R. Cole Furlow, he of Dead Gaze fame, was famously gifted two weeks in the legendary Sweet Tea studio in Oxford, Mississippi to record his 2013 album Brain Holiday. All that studio found him expanding his ideas, making them even bigger. For Easy Travels (Ernest Jenning), Cole returned to his bedroom for the recording. Well, his living room. The change suited his sound quite well, as Easy Travels is a portrait of an artist doing whatever the heck he wants. No idea is too weird for is likely his most personal album yet. Combining the psych-rock of The Flaming Lips, the glam rock of T-Rex, ‘90s indie balladry, ‘80s synthwave patches, Beach Boys lushness, leaving the whole album feeling blissfully timeless. And catchy. This record has more hooks than an episode of The Fishin' Musician. Check out the catchier-than-Mike Piazza (I probably should have saved that joke for a heavy metal album. Piazza hearts metal) rock of “Wait For Nothing.”
There you are, a band like Allah-Las, a forward thinking garage act with a sound so indebted to the past that you need just the right way to record your new album Calico Review (Mexican Summer). How are you gonna do it? After all, a great sounding album hasn’t been recorded since Valentine Recording Studio in LA closed down in the late ‘70s. Oh wait! That’s what you’d do! Get them to reopen the studio so you can record your new album! Great idea! Oh look, there’s the Universal Audio 610 soundboard the Beach Boys used for Pet Sounds you’re saying collectively as a band, “that record was pretty good. Guess we should use that." The result is a mixture of the ‘60s garage grit of The Zombies, the warmth and harmonies of The Beach Boys, and the modernized garage sound that's been sweeping California. Check out The Soundtrack Of Our Lives-esque pep of “Could Be You.”
Factory Floor are back with their second full-length album 25 25 (DFA), their first since founding member Dominic Butler left the band. But don’t let that scare you, as a duo FF are a lean, mean, “ultra-minimalist” machine. Inspired by late night club music, this is no-wave early industrial music at it’s finest, like Throbbing Gristle or SPK, but actually danceable and far less likely to scare your parents. Analog drum machines, big fat synths, live drums, noise, samples, and hardly anything else. These songs are sparse, but they have exactly what they need. Room-shaking bass, occasional claps and sfx can build for minutes before the beat really drops (I feel very old whilst writing "beat drops" with my quilty pen…). Check out the pulsing house-funk of “Dial Me In.”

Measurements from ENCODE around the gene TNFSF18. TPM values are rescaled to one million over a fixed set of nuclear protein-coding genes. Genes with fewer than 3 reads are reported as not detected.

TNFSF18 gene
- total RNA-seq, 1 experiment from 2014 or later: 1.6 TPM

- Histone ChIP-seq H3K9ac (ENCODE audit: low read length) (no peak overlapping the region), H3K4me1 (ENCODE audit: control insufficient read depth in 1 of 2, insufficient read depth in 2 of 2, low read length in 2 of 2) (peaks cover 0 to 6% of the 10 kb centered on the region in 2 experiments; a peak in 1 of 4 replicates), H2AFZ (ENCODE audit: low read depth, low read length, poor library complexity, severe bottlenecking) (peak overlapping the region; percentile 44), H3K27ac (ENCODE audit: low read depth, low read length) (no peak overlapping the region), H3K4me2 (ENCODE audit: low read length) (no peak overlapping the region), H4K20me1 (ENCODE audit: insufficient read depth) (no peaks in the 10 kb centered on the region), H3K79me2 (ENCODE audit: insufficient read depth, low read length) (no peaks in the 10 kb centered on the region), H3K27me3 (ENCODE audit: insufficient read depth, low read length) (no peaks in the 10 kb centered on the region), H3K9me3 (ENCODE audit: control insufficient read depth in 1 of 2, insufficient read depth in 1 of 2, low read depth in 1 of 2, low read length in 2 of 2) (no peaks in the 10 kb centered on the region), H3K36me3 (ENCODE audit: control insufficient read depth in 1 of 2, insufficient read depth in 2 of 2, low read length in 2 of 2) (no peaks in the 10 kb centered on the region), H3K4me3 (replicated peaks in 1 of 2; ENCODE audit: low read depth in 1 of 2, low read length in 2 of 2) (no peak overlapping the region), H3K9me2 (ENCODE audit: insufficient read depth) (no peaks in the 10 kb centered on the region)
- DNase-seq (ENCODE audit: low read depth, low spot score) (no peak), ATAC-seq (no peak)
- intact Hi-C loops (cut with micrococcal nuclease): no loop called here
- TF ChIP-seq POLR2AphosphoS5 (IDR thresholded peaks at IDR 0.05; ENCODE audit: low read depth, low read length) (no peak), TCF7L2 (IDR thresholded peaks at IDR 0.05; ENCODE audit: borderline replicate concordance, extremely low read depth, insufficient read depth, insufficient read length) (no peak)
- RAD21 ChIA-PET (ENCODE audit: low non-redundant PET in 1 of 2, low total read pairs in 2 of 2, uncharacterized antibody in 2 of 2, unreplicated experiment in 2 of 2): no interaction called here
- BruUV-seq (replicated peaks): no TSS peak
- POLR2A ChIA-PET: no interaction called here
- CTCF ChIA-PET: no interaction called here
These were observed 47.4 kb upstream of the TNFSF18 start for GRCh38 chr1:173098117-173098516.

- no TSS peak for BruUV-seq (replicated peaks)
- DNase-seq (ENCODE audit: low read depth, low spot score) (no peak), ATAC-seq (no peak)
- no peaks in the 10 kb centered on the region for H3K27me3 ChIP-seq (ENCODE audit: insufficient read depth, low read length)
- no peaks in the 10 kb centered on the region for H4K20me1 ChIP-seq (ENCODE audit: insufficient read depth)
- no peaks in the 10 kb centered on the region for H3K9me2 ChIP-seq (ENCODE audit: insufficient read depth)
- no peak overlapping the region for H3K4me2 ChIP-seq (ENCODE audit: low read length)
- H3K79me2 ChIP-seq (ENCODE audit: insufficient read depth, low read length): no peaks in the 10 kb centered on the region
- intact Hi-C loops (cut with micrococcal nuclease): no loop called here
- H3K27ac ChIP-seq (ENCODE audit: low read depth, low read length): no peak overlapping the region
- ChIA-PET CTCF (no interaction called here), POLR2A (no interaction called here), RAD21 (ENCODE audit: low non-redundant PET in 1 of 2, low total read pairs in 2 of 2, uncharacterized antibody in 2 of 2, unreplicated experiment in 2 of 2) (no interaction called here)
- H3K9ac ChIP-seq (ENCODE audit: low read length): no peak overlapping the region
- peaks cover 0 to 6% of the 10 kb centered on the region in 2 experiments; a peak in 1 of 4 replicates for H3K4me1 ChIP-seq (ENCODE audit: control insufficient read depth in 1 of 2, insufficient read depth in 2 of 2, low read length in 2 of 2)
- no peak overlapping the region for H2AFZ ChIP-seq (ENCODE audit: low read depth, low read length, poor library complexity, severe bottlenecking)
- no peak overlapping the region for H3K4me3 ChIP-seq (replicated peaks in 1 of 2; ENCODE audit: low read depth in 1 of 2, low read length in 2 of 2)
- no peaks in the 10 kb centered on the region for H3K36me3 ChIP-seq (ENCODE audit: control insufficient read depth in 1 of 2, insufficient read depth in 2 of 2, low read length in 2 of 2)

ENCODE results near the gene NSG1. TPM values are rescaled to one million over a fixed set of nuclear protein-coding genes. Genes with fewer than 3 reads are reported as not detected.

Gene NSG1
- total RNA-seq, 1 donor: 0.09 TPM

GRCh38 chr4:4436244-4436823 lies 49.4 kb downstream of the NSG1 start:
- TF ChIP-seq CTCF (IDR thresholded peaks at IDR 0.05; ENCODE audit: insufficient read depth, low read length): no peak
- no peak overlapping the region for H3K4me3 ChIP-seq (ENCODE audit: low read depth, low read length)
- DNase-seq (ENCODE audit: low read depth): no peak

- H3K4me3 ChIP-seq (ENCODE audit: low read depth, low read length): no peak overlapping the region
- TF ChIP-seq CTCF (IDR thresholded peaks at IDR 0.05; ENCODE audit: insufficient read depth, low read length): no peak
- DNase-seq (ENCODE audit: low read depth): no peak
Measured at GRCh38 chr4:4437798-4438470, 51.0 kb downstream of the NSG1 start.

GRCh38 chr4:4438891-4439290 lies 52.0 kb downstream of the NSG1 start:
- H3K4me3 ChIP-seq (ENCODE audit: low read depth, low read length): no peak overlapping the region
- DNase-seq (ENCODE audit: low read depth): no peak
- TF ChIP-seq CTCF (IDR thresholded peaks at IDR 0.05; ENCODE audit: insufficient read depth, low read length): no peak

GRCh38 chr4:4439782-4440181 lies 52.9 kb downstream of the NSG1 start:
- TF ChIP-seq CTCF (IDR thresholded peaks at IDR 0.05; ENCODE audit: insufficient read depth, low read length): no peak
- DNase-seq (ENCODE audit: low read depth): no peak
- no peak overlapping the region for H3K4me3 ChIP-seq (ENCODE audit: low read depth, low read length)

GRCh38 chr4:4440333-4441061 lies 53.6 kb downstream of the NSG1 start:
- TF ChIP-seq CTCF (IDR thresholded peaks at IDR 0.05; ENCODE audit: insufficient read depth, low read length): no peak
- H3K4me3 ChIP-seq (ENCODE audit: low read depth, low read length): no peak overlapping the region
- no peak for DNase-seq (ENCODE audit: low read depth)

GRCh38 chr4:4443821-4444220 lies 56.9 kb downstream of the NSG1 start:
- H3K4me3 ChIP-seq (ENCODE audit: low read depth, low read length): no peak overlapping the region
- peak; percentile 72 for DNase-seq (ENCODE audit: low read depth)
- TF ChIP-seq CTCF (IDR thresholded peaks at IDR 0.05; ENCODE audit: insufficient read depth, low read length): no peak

Thalia Zedek Band
I can’t even begin to understand why people aren’t constantly talking about Thalia Zedek and her amazing music. Sure, she has her fans, but I feel like her name is not mentioned when listing “the greatest” this or “the most influential” that. From her time spent in Come, to her bands Uzi and Live Skull, and most recently with the Thalia Zedek Band, she has been spinning raspy, bluesy, noisy tales of longing and life and loss since the early ‘80s. With one of the most singular voices in rock (think Marianne Faithful + Bob Dylan) and a guitar style that is noisy, loose, and yet always just restrained enough, Eve (Thrill Jockey) is another in a line of amazing albums from Thalia. In fact, her latest might be her most powerful to date. Check out the haunting ballad “You Will Wake.”
Besides being a solo artist, Marielle Jakobsons is also a sound designer, one-half of the band Date Palms, a multi-instrumentalist, and an intermedia artists. Everything she touches turns into some sort of sonic art. So it’s no surprise that Star Core (Thrill Jockey), her latest album, is a synth-y stunner. For the first time, Marielle is also dabbling in singing on the album, but she uses her voice in the same way she is using the analog synth and stringed instruments found on the album, laconically. She uses few sounds at once to create maximum effect (it probably helps being a sound designer). Like the best of Eno’s early ambient, mixed with the drama of ‘80s sci-fi scores and hints of Bollywood strings. Like most of her music, the result is like waking up in a strange land filled with unfamiliar beauty. Miss the “Stranger Things” soundtrack? Well check out the reverential “The Beginning Is the End.”